Business

Wilson's Orchard buys Sutliff Hard Cider

Paul Rasch, owner and chief apple officer of Wilson’s Orchard, picks an apple from a tree in Wilson’s commercial orchard in Solon on Oct. 4, 2016. Rasch, 57, is a fourth generation apple farmer originally from Michigan, who came to Iowa City in 2006 after running a commercial apple business in China for more than a Decade. Rasch bought Wilson’s Orchard in 2009 from Robert ‘Chug’ Wilson and has since expanded the u-pick farm to include a commercial operation that includes cider, hard cider, pies, pumpkins, turnovers, doughnuts, vinegar, jam and more. (Liz Zabel/The Gazette)
Paul Rasch, owner and chief apple officer of Wilson’s Orchard, picks an apple from a tree in Wilson’s commercial orchard in Solon on Oct. 4, 2016. Rasch, 57, is a fourth generation apple farmer originally from Michigan, who came to Iowa City in 2006 after running a commercial apple business in China for more than a Decade. Rasch bought Wilson’s Orchard in 2009 from Robert ‘Chug’ Wilson and has since expanded the u-pick farm to include a commercial operation that includes cider, hard cider, pies, pumpkins, turnovers, doughnuts, vinegar, jam and more. (Liz Zabel/The Gazette)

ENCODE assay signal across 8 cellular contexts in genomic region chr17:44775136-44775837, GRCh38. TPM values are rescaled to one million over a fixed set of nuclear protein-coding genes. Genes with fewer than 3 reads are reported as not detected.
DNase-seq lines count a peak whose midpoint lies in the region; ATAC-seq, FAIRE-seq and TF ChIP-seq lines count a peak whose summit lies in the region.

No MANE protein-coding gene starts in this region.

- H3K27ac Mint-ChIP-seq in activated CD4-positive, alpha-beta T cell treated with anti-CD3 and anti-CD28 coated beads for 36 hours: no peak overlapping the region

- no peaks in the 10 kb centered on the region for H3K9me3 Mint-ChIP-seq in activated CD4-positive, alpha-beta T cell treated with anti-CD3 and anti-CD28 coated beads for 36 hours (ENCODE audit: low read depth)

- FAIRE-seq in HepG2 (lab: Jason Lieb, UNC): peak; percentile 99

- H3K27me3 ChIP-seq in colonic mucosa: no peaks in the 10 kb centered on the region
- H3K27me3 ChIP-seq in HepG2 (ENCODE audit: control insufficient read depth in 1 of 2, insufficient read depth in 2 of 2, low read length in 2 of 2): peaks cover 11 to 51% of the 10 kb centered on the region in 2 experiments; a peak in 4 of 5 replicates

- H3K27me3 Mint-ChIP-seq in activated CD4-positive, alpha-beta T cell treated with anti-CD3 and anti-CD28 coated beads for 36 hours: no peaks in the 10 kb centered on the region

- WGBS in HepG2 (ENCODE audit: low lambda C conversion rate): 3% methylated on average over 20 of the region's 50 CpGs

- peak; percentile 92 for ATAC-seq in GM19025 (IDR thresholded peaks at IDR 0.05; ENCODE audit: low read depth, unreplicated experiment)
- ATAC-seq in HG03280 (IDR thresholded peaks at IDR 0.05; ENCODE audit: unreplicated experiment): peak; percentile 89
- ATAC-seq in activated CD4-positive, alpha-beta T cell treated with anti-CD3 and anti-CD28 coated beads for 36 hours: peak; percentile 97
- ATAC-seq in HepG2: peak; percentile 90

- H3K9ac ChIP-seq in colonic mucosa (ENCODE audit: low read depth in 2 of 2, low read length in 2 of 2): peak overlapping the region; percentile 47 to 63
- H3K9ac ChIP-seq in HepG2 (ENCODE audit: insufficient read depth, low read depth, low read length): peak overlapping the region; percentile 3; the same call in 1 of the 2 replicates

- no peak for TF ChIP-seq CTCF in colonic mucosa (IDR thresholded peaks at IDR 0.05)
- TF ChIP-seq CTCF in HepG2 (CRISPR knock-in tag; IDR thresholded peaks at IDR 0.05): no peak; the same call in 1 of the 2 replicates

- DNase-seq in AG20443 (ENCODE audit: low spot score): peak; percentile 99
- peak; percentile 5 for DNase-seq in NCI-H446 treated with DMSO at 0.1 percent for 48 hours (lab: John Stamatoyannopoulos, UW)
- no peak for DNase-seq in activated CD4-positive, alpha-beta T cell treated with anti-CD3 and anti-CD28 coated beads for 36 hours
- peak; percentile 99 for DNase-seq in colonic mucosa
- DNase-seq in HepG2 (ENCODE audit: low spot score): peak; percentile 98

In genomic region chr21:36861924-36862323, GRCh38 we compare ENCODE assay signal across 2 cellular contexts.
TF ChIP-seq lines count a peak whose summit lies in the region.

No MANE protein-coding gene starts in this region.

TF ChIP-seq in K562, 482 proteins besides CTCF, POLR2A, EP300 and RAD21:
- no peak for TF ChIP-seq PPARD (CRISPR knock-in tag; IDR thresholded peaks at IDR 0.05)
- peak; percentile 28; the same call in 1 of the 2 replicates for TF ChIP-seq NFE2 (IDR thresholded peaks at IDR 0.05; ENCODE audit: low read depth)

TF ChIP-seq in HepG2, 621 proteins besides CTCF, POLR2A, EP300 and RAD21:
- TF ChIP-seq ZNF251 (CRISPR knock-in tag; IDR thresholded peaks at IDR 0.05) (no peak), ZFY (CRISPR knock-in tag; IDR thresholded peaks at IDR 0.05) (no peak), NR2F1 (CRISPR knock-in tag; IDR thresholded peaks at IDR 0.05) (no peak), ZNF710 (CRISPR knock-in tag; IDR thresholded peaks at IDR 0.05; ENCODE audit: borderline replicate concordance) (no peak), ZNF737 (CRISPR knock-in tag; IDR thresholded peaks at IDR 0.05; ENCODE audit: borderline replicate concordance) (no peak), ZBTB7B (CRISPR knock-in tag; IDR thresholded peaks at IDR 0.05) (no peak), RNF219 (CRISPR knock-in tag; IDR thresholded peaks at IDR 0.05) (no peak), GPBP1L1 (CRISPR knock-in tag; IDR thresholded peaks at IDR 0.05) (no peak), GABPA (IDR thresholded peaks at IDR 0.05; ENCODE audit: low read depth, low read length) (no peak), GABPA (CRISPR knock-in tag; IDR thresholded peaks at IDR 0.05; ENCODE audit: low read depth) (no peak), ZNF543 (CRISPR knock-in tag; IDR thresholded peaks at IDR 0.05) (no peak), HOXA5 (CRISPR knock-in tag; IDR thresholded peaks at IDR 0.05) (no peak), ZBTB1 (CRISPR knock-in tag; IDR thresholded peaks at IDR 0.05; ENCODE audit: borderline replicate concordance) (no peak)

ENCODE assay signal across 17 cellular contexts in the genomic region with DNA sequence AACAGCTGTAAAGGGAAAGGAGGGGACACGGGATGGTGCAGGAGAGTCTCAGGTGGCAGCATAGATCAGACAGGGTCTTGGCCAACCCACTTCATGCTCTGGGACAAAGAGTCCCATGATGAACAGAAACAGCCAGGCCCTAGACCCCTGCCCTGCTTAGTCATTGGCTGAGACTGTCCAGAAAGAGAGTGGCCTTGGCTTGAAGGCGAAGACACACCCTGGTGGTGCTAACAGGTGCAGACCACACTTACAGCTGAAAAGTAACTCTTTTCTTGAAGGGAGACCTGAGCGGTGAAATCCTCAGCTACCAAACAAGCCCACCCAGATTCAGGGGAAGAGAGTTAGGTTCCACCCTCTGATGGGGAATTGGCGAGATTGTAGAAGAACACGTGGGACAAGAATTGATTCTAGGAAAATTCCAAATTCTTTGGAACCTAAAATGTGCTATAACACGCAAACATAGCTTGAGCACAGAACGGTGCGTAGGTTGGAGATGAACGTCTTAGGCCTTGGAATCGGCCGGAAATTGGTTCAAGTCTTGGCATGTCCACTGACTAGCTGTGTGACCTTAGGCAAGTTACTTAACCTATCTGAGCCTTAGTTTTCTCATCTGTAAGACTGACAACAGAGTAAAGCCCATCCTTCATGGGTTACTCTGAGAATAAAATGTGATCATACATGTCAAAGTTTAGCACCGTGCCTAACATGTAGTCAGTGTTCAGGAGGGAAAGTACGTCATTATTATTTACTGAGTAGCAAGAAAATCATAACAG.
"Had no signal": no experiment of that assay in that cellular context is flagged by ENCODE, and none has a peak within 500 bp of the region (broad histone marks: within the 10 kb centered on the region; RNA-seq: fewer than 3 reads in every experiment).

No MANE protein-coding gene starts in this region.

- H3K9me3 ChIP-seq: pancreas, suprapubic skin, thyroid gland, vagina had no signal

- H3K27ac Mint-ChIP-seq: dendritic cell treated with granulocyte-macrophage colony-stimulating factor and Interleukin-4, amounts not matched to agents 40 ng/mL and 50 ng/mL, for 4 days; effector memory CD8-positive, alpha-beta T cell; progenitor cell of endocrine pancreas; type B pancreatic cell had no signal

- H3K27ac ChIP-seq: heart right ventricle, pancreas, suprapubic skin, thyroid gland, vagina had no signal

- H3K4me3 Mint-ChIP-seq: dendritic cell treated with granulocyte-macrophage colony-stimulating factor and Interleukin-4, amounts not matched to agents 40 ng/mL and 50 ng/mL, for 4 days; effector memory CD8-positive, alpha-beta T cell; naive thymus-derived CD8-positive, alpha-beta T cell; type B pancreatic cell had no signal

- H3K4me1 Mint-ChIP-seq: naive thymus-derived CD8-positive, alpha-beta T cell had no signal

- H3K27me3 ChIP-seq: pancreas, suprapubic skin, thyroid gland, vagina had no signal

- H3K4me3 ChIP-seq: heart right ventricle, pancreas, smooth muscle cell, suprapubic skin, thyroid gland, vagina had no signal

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Wilson’s Orchard in Iowa City has purchased the Sutliff Hard Cider brand and intends to roll it out in 12-ounce cans in stores this month — possibly as early as this weekend.

“Sutliff Hard Cider is a pioneering brand that has cultivated a loyal following in Iowa,” said Paul Rasch, who along with Sara Goering owns Wilson’s Orchard, in a statement.

Sutliff Cider Co., started in 2002, remains owned and operated by Scott Ervin in Lisbon.

Wilson’s grows more than 120 varieties of apples on its U-pick orchard.

“We aim to build on that tradition and build an even richer Sutliff Cider brand by adding our own apples and cider-making experience,” Rasch said.

Other apple-centric ciders will be added later, the company said.

“Historically, Americans used to drink more hard cider than any other alcohol, and Iowa grows exceptionally flavorful apples,” Rasch said.

“So our task is simply to turn this great fruit into the product it wants to be and get it to consumers.”

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